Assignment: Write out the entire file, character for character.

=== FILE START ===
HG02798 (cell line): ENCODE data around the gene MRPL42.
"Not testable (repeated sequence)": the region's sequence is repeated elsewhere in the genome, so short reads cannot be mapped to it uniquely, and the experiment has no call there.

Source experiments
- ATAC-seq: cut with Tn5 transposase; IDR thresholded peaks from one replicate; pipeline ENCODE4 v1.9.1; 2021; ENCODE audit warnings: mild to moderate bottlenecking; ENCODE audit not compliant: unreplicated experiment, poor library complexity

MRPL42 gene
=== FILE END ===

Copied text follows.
HG02798 (cell line): ENCODE data around the gene MRPL42.
"Not testable (repeated sequence)": the region's sequence is repeated elsewhere in the genome, so short reads cannot be mapped to it uniquely, and the experiment has no call there.

Source experiments
- ATAC-seq: cut with Tn5 transposase; IDR thresholded peaks from one replicate; pipeline ENCODE4 v1.9.1; 2021; ENCODE audit warnings: mild to moderate bottlenecking; ENCODE audit not compliant: unreplicated experiment, poor library complexity

MRPL42 gene